Diana and I are very fortunate that we have friends from all over the world and seem to make more all the time. It can make coordinating Saturday-night pintxos gatherings tough but it sure does make traveling fun. We laugh out loud every time someone tells us that we should come visit them because, inevitably, we end up darkening their doorstep. So, take that as a warning if you ever offer.
After my family left Disney World to go back to Philadelphia, Diana and I went to stay with a friend of hers from growing up in Colombia. We saw the friend last time we were in Bogota just as she was getting ready to move to the United States with her new husband. She casually mentioned, probably without much thought, that we should come stay with her if we're ever in central Florida...
Ha! Guess whose lovely backyard view this is!
Staying with Diana's friend was especially fun for me because I got to watch Diana's take on suburban-American life with a family who's is not my own. Everything from the big-to-Diana house, the pick-up in the driveway, to having to drive every time we left the house (it took probably almost five minutes just to drive out of the massive development). We even went one night for, surprise, water ice!
Their house provided a great base to check out two relatively nearby places. The first is the topic of this story, the Kennedy Space Center:
I really can't remember if I've ever been to Kennedy before. I think I may have gone the last time I was at Disney World years ago but I'm still not sure. Anyway, it doesn't matter because it was all new to me.
The Kennedy Space Center's Rocket Garden:
We were both very impressed with the Center. We had only planned on spending a couple of hours there but basically ran out of time after about five. First off, it's really big, with multiple museum-style buildings and launch facilities spread out over probably thousands of coastal central-Florida acres.
Kennedy's old Launch Control Center where the missions were managed until the craft left the launch pad at which time control transferred to Houston:
It's all pretty impressive when you think about it. The amount of work and coordination involved in, for example, getting people to the moon and back. I know how hard it can be to get teams I work with to agree on processes to do their jobs much less have some guy survive in a tin can for weeks or months at a time. After all, in this case, it may not be brain surgery but it's definitely rocket science!
Like I said, we could have easily spent more time at Kennedy. There are multiple options and tours to choose from. We stayed at the main visitor center for a couple of hours before taking a bus tour, which goes past things like the iconic Vehicle Assembly Building below, out to the Apollo/Saturn V Center:
Oh, and a pro tip, sit on the right side of the tour bus, which we didn't do. The route is such that most of the things you'll see are on that side.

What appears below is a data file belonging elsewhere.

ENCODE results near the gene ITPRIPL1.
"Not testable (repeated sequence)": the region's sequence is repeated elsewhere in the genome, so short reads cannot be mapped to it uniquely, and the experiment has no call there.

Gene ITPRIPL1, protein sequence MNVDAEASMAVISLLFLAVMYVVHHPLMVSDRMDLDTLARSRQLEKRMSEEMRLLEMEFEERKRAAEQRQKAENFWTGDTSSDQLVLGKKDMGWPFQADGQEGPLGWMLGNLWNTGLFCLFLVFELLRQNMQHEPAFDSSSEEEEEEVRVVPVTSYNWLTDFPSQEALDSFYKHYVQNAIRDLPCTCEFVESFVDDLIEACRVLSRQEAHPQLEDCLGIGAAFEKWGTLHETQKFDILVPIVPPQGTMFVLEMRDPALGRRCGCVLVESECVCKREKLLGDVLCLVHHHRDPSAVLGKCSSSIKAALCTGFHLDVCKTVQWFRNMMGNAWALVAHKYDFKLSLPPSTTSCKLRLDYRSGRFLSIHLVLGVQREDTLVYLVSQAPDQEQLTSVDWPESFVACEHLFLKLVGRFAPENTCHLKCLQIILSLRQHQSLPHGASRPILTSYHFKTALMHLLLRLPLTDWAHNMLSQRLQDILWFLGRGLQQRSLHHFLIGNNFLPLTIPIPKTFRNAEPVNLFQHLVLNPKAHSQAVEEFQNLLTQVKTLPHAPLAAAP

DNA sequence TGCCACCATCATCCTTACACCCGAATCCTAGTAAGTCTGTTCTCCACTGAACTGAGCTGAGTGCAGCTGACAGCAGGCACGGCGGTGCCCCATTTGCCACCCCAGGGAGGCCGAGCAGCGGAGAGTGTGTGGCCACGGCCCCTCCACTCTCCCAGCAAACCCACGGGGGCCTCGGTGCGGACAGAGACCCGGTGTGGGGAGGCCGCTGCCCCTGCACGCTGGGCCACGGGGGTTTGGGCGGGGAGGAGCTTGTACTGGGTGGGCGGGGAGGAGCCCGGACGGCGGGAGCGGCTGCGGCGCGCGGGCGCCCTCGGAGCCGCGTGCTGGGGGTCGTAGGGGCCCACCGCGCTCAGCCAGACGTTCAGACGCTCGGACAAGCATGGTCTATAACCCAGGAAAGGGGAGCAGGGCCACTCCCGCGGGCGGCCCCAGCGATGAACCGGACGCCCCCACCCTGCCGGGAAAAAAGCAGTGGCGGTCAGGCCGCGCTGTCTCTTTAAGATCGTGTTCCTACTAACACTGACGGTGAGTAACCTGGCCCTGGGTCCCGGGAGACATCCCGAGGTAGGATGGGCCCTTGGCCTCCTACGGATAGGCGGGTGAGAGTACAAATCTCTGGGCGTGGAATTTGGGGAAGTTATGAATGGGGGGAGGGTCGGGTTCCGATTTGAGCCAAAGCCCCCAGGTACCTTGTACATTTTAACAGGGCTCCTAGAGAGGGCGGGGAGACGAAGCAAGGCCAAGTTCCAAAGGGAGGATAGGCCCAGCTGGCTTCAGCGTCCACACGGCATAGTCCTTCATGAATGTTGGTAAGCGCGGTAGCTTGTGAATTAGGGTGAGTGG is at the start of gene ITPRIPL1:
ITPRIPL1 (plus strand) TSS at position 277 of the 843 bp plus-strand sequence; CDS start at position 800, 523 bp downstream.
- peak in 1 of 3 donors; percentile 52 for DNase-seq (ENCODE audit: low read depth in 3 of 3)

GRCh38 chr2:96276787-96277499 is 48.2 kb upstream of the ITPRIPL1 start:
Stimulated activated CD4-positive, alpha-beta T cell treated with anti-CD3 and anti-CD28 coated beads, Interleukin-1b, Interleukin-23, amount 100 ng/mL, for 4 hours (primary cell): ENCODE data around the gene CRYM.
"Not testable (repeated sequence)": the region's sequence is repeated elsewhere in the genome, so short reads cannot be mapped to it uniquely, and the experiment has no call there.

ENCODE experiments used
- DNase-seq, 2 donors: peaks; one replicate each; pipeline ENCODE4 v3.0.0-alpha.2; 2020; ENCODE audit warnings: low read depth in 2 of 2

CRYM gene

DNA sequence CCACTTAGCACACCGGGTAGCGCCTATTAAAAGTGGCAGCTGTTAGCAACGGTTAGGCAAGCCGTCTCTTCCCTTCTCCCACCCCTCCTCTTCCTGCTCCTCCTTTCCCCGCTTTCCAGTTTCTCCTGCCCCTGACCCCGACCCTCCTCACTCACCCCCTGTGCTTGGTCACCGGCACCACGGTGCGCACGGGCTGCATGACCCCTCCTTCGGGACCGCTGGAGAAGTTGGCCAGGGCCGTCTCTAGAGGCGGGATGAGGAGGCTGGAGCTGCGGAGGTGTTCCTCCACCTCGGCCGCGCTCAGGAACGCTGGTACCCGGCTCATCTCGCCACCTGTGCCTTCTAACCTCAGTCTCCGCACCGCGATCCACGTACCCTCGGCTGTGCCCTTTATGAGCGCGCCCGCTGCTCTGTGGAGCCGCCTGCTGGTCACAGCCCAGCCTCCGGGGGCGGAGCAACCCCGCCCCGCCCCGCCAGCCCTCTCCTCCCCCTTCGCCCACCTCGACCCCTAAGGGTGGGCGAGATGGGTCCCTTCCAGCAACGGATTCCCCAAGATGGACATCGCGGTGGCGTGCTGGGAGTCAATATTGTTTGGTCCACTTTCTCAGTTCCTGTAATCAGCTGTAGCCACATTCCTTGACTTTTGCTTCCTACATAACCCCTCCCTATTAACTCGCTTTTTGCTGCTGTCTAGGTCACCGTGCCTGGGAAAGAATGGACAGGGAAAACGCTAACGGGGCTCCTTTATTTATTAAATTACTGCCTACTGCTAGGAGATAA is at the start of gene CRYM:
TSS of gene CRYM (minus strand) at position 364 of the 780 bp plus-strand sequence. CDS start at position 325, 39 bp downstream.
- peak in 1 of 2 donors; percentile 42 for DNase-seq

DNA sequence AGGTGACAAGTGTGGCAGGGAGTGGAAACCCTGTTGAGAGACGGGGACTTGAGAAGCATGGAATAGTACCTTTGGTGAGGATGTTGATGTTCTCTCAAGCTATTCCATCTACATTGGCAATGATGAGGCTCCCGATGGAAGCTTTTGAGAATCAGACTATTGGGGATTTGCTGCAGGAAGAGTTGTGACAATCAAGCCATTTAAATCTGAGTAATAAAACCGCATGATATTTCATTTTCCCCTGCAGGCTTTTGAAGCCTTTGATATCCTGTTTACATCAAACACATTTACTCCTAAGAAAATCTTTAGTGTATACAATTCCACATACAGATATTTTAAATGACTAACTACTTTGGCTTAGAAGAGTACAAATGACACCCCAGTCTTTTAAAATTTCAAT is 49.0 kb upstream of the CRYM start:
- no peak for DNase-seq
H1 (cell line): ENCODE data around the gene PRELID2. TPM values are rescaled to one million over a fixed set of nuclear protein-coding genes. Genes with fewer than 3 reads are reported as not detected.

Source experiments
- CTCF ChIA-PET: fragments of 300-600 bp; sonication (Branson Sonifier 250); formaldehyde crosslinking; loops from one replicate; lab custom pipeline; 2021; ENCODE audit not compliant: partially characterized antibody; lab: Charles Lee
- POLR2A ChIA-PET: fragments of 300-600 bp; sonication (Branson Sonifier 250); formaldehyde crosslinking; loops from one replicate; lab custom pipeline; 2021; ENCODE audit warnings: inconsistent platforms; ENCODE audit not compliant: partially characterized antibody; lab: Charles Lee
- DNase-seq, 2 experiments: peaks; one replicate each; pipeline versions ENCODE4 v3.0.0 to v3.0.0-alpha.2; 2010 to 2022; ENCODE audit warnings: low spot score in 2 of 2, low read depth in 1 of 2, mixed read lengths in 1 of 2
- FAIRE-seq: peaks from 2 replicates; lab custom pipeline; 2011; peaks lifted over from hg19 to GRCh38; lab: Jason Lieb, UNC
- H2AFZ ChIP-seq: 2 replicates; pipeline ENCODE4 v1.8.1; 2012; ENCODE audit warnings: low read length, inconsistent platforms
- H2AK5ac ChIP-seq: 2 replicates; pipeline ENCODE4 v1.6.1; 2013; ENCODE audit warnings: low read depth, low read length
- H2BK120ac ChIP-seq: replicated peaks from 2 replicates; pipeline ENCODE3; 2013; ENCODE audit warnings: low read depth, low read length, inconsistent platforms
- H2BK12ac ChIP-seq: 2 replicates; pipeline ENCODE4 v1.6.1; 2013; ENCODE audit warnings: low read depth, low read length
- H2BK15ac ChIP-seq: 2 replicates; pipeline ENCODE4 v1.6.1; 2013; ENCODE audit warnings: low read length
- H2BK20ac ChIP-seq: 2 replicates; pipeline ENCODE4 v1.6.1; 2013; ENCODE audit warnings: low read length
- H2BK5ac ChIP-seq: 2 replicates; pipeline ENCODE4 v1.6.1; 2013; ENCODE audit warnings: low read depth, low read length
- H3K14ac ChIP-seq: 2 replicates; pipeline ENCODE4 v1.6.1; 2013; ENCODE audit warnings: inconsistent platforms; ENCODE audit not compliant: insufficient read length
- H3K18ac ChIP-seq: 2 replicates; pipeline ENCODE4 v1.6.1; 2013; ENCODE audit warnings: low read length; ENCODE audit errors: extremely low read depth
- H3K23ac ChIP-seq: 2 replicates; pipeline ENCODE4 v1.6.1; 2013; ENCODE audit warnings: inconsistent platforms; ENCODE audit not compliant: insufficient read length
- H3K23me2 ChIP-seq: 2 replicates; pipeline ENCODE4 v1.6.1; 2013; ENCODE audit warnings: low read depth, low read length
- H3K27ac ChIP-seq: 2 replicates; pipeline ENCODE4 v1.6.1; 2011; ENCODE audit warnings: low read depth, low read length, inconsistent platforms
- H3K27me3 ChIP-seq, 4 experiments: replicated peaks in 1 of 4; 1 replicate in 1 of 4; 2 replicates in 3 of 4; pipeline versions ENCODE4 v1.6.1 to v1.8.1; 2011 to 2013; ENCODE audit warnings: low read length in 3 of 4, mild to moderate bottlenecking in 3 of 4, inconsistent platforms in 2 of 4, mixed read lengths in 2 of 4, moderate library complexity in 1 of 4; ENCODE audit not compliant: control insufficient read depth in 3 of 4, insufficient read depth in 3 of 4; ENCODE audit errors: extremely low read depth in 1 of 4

The scale of everything on the tour is hard to comprehend. The Mobile Launcher Platform below is a good example. This giant Sand-Crawler-like platform carried the Space Shuttle from the Vehicle Assembly Building out to the launch platform. If you look towards the bottom right of the platform, just above and to the right of the tank tread, you'll see the driver's booth!
It's funny, but there's space-launch-related stuff laying everywhere you go on the bus tour. If you look at the photo above again, you'll see some examples just behind the fence. I'd imagine everything related to the space program has got to cost a fortune and to see it spread around makes me laugh. Not very 5S NASA!
The bus tour also goes by the SpaceX building and launch pad. SpaceX, if you're not familiar, is the Google of the space industry where companies like Boeing and Lockheed Martin are considered old school. It was started by the Iron-Man-like Elon Musk who also started some other unknown companies like PayPal and Tesla. Yeah, I'd imagine it'd be an amazing place to
The one thing we saw that really makes me think I've been to the Kennedy Space Center before is a display where you are able to touch a rock that came from the moon during one of the Apollo Missions. Hmm... Who knows, right?
I think for both of us the highlight of the visit was the Space Shuttle Atlantis Exhibit. The four surviving shuttles are now on display around the country and Kennedy has one of them. I remember watching on the internet the day they flew the Endeavor around California and the very cool images of it winding its way through the streets of Los Angeles. I couldn't wait to finally get to see one in person. (By the way, you really should check out those videos!)
Space Shuttle external fuel tank and booster rockets, which are actually replicas, outside the Atlantis Exhibit building:
The exhibit starts with two videos each in its own theater. As the second video ends, the wall along the left side appears to light up with an image of a Shuttle with the Earth behind. It's only when a dark-out curtain rises, which you can see below, that you realize you're looking at the actual shuttle on display in the museum. Whoever came up with this one deserves a bonus!
The Shuttle itself is both bigger and smaller than I expected. Smaller in the sense that, like when I first saw the pyramids in Egypt, it could never match the size I had in my mind. But bigger than you think is possible to send up into space. Think something bigger than a boxcar!
The Atlantis is far enough away where its just out of arm's reach but close enough where you can see that every single heat-shield tile is individually numbered and that Shuttle's skin isn't (as I expected) smooth but rather like it's covered with fabric, which it might be.
Getting to see a Space Shuttle up close was definitely an experience I won't forget. The size, history, and the work it represents is truly awe inspiring. I can't recommend enough going to see one when you get the chance.